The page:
The Bank for International Settlements (BIS) recently released the results of its 2021 survey of central bank digital currencies (CBDCs). According to the survey, 90 percent of the 81 central banks surveyed are exploring CBDCs to varying degrees, with more than half of those respondents now developing CBDCs or running concrete experiments. The survey also found that central banks are particularly interested in retail CBDCs, and the share of central banks currently developing a CBDC or running a pilot increased from 14 percent in 2020 to 26 percent in 2021.
After a several-week delay, three new cryptocurrency exchange traded funds (ETFs) were approved by regulators to launch in Australia this week, giving Australian traders five crypto ETFs to choose from now. And in Brazil, this week the largest Brazilian digital bank by market value announced it was adding the option for customers to buy and sell bitcoin and ether on its platform. According to reports, while users will be able to buy and sell cryptocurrency with Brazilian reals, they initially will not be able to withdraw or deposit cryptocurrencies.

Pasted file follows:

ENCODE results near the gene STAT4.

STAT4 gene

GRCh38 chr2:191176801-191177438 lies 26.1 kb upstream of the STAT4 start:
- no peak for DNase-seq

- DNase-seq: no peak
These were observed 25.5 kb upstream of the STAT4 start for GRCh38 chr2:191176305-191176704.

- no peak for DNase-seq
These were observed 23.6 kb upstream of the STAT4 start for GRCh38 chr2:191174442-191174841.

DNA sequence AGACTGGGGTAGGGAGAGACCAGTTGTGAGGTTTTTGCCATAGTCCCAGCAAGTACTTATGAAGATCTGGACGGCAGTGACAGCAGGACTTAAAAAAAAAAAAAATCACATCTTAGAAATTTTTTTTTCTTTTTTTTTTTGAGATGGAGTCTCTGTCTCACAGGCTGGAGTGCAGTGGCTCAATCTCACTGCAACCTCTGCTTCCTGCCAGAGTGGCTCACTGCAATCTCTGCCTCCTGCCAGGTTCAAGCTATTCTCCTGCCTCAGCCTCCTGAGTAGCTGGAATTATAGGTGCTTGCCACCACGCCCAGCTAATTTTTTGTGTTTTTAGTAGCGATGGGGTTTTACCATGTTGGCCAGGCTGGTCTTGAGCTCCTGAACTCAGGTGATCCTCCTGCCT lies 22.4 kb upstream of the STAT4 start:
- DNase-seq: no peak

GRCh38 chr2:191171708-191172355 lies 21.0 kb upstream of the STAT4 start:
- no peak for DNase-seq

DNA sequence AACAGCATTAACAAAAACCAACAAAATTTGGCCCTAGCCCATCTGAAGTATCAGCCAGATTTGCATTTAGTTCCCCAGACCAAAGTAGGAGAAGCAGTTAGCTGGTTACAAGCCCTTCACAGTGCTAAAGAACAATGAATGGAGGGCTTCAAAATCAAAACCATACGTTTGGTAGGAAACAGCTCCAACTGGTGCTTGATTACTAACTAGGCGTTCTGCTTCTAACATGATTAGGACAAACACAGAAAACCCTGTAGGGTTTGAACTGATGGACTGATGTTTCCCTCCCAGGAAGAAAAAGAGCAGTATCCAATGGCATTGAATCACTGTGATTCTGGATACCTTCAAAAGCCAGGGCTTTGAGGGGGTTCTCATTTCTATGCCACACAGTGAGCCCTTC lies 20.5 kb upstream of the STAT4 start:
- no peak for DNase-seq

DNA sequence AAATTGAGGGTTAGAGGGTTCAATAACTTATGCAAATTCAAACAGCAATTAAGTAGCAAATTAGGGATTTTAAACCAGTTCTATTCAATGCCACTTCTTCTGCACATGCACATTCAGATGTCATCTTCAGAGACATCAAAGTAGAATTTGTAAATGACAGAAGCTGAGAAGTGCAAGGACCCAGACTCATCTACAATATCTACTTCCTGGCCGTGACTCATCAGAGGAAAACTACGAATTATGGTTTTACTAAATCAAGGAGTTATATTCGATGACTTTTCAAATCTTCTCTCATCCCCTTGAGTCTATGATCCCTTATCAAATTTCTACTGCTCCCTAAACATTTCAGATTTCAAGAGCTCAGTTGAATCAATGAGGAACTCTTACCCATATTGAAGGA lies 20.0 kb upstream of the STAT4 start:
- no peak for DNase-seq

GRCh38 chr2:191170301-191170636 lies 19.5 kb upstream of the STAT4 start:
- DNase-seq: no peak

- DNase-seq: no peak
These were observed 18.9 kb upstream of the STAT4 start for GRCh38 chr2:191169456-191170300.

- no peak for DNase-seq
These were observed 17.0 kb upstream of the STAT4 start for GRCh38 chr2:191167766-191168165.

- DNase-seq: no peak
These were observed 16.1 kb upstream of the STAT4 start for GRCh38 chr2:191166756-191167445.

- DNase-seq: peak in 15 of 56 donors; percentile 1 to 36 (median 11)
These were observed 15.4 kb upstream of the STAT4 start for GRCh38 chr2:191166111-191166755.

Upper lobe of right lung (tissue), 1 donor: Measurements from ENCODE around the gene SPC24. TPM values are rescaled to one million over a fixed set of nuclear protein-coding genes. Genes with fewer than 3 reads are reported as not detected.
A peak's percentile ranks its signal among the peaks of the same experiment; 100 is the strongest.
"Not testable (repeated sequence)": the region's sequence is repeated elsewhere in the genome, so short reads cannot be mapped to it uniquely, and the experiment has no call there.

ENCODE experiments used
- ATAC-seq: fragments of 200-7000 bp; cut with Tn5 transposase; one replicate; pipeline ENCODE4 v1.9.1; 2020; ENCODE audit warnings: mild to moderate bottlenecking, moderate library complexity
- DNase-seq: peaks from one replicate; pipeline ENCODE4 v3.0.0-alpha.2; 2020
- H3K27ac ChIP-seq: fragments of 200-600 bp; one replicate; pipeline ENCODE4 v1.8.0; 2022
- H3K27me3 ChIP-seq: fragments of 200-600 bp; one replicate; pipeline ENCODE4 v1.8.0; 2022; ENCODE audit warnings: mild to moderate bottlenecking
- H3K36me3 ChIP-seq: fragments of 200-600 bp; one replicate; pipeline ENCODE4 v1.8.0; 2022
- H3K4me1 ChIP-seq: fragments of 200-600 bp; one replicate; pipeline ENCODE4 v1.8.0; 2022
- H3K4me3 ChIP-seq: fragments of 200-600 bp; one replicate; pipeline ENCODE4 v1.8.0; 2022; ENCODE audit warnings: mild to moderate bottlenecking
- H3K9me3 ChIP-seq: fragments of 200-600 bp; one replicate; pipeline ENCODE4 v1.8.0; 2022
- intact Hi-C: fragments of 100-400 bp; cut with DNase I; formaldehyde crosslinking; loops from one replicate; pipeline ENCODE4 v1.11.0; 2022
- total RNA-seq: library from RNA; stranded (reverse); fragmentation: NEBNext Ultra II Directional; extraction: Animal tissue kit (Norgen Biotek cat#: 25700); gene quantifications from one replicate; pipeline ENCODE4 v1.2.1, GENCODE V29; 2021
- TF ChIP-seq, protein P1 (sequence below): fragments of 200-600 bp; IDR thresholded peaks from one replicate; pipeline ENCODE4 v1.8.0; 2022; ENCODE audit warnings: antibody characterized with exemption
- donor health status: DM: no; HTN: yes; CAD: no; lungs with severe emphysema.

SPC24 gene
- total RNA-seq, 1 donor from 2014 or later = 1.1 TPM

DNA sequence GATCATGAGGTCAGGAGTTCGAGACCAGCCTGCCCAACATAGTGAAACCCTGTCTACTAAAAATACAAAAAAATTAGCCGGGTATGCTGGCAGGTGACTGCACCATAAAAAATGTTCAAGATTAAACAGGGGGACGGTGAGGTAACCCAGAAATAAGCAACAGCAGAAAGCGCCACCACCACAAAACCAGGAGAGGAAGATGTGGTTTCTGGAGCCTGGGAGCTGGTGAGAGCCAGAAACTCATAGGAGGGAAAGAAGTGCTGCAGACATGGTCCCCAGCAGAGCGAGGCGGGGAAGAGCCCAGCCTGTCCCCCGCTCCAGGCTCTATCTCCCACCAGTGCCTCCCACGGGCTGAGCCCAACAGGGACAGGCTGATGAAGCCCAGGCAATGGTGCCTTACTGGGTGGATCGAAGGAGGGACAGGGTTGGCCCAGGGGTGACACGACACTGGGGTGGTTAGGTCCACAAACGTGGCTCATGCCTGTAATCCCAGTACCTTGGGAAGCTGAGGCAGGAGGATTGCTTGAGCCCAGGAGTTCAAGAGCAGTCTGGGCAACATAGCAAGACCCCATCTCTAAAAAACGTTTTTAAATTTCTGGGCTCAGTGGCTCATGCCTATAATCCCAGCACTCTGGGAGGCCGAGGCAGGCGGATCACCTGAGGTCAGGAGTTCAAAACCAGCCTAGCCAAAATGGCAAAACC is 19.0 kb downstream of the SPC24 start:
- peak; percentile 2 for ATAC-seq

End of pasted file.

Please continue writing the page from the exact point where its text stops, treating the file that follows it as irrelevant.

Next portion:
In a final development, S&P Global recently assigned a credit rating to a decentralized finance (DeFi) platform for the first time. The DeFi company, Compound Treasury, received a B-, or junk, rating by S&P Global. The DeFi company reportedly has a stable outlook, but ratings issuers cited the uncertainty of regulatory conditions around stablecoins and the company’s “very low” capital base as concerns leading to the rating.
For more information, please refer to the following links:
- Gaining momentum – Results of the 2021 BIS survey on central bank digital currencies
- Three new crypto ETFs to begin trading in Australia this week
- Nubank, Brazil’s Largest Digital Bank, Launches Bitcoin and Ether Trading
- Compound Treasury Receives S&P Credit Rating
- In Industry First, S&P Gives Compound Prime Junk Credit Rating